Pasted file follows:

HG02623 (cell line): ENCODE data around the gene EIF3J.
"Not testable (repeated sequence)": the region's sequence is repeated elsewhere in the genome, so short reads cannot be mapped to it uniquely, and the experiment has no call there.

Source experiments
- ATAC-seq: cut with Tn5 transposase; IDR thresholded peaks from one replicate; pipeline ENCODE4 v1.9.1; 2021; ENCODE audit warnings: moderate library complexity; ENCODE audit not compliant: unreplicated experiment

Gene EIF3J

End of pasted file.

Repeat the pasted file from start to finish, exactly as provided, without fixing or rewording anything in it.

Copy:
HG02623 (cell line): ENCODE data around the gene EIF3J.
"Not testable (repeated sequence)": the region's sequence is repeated elsewhere in the genome, so short reads cannot be mapped to it uniquely, and the experiment has no call there.

Source experiments
- ATAC-seq: cut with Tn5 transposase; IDR thresholded peaks from one replicate; pipeline ENCODE4 v1.9.1; 2021; ENCODE audit warnings: moderate library complexity; ENCODE audit not compliant: unreplicated experiment

Gene EIF3J